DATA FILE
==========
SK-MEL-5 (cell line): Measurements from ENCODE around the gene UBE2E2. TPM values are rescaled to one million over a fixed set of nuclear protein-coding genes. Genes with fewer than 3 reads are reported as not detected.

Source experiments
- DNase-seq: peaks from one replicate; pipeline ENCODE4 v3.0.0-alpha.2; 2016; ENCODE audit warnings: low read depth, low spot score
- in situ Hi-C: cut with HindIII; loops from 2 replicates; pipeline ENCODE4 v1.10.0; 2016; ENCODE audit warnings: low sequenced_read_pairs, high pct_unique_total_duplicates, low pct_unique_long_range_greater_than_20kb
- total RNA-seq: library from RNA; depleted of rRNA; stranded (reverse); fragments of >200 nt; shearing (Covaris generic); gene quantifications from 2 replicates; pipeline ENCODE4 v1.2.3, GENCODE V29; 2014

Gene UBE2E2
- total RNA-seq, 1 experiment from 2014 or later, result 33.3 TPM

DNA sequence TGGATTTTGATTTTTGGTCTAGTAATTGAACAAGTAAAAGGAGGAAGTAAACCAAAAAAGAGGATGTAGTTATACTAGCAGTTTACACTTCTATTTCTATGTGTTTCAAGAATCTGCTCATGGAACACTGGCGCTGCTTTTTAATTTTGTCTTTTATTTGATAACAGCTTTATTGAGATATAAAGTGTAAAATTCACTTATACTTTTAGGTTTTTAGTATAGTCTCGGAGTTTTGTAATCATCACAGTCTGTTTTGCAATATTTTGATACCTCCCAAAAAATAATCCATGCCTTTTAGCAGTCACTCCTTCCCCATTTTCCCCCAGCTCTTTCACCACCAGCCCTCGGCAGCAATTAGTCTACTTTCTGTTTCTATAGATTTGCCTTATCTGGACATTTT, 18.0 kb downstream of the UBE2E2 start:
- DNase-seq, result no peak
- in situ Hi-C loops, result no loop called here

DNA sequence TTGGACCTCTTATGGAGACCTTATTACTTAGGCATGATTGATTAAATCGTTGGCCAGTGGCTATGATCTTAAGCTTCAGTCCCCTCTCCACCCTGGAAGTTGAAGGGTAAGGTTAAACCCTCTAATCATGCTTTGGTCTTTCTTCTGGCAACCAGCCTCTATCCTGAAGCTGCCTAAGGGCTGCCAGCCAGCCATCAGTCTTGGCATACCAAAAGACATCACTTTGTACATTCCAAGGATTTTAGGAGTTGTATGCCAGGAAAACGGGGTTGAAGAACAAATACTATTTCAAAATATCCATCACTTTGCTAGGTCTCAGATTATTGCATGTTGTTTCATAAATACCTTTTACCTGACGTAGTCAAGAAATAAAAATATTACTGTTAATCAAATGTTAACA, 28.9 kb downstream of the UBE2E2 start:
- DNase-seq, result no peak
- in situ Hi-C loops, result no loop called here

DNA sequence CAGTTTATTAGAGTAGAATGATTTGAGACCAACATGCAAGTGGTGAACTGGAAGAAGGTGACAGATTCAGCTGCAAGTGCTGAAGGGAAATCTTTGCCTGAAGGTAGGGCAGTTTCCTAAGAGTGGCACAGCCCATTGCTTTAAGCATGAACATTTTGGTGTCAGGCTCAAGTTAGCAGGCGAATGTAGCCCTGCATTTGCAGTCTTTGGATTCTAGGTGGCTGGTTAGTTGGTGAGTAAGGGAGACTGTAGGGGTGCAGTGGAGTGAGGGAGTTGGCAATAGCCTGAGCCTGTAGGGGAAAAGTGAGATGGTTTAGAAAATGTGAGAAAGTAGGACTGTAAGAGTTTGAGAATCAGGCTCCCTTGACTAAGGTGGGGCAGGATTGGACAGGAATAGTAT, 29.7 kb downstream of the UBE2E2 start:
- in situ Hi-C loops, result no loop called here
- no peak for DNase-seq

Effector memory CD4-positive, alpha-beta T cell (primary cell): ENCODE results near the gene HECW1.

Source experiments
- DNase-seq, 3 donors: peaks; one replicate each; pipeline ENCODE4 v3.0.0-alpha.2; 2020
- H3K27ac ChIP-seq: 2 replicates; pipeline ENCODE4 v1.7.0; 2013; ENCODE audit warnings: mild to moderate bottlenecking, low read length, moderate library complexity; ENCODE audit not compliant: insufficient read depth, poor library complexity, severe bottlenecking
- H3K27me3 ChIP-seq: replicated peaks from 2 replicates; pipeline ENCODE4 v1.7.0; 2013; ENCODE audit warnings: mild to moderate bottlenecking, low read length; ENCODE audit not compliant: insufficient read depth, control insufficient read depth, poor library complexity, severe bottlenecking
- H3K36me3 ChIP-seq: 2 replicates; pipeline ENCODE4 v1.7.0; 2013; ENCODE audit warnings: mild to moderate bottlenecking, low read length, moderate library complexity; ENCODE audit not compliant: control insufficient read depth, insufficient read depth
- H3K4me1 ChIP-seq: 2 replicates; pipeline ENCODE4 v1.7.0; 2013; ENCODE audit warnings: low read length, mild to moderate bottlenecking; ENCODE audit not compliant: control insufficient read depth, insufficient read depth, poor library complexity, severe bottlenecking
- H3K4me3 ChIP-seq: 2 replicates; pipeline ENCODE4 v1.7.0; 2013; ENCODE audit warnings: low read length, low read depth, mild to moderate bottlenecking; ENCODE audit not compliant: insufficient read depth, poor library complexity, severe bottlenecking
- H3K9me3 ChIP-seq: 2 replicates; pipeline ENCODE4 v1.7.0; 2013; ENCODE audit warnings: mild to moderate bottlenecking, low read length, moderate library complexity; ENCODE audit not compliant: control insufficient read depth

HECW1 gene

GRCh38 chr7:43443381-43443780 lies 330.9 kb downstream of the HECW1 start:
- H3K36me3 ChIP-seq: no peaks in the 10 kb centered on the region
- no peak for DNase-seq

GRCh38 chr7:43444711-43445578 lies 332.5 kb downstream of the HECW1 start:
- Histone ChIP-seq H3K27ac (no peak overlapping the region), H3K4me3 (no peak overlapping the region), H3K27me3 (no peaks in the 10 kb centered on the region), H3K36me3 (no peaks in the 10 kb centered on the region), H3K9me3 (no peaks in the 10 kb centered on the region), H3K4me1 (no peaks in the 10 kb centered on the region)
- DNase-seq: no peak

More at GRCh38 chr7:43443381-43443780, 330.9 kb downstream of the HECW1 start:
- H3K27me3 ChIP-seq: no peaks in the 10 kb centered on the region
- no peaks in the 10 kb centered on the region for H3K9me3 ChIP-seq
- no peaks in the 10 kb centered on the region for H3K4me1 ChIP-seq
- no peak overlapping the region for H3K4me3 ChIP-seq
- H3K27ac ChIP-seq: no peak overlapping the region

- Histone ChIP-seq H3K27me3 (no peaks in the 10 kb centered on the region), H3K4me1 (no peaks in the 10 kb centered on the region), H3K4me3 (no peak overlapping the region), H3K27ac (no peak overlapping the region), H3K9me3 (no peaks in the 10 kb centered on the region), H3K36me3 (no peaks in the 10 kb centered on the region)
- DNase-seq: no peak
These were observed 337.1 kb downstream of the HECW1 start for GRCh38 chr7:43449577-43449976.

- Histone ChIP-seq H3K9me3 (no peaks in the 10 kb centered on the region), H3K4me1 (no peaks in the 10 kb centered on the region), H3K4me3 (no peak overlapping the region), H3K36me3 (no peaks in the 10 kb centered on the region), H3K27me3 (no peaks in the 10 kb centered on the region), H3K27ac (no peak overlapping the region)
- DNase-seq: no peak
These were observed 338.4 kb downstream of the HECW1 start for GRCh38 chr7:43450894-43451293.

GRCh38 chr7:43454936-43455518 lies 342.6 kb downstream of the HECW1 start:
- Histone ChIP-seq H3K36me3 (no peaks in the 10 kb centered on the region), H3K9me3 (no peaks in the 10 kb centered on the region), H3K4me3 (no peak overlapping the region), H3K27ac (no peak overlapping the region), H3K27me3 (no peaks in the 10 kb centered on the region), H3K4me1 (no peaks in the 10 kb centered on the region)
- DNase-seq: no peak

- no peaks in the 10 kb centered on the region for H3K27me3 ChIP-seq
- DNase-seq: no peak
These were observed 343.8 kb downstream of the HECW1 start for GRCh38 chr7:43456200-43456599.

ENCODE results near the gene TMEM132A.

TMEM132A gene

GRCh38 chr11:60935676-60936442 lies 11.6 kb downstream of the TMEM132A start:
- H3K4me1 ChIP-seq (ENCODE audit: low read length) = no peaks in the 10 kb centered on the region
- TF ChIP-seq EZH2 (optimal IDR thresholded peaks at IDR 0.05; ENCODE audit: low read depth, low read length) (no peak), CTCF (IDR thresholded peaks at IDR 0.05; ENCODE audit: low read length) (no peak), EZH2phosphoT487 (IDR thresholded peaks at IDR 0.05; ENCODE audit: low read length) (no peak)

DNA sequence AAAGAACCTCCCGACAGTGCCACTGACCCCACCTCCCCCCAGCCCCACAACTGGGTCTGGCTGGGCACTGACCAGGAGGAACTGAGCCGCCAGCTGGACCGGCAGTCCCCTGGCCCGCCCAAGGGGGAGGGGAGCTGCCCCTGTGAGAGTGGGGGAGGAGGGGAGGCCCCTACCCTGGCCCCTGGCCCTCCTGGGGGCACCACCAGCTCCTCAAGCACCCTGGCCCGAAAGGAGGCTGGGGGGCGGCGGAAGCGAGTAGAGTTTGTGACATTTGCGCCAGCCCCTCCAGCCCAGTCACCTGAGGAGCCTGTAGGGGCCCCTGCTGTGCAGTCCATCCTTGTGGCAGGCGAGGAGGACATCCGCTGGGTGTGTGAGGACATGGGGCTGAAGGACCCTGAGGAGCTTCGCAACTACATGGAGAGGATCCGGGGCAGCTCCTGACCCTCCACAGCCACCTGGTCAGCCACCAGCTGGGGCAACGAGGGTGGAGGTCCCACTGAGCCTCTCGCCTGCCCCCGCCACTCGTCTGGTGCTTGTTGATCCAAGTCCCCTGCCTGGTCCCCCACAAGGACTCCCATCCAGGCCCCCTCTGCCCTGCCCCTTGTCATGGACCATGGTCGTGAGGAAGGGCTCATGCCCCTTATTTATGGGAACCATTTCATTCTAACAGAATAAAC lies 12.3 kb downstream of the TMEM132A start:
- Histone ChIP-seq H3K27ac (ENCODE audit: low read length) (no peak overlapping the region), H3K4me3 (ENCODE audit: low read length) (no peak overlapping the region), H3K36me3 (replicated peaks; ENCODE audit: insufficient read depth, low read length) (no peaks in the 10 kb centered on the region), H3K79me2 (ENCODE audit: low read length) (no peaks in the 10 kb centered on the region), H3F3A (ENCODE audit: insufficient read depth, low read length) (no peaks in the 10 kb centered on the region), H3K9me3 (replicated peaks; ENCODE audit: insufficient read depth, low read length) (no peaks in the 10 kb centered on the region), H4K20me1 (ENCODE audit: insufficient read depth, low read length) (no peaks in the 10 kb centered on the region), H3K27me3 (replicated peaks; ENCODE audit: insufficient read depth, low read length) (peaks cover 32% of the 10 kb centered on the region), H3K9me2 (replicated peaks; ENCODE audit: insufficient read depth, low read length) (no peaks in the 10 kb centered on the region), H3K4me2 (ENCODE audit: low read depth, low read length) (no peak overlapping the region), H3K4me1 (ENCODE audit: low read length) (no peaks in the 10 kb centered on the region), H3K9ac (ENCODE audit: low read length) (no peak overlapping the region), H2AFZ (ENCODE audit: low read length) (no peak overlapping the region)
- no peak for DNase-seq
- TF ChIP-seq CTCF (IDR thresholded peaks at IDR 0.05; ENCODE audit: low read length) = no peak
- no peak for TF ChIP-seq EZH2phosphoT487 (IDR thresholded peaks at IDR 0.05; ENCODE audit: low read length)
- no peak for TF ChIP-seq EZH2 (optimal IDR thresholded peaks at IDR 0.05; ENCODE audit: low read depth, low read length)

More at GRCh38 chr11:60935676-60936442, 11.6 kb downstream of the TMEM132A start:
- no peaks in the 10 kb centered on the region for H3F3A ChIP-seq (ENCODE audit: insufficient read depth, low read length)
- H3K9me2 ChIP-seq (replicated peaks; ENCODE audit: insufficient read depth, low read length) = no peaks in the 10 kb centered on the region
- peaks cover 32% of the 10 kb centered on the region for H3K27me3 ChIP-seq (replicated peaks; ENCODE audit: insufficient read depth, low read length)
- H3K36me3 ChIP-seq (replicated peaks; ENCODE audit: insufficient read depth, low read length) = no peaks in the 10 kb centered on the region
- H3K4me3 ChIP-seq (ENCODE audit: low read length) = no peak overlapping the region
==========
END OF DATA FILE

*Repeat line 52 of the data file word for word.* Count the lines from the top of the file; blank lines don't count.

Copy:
TMEM132A gene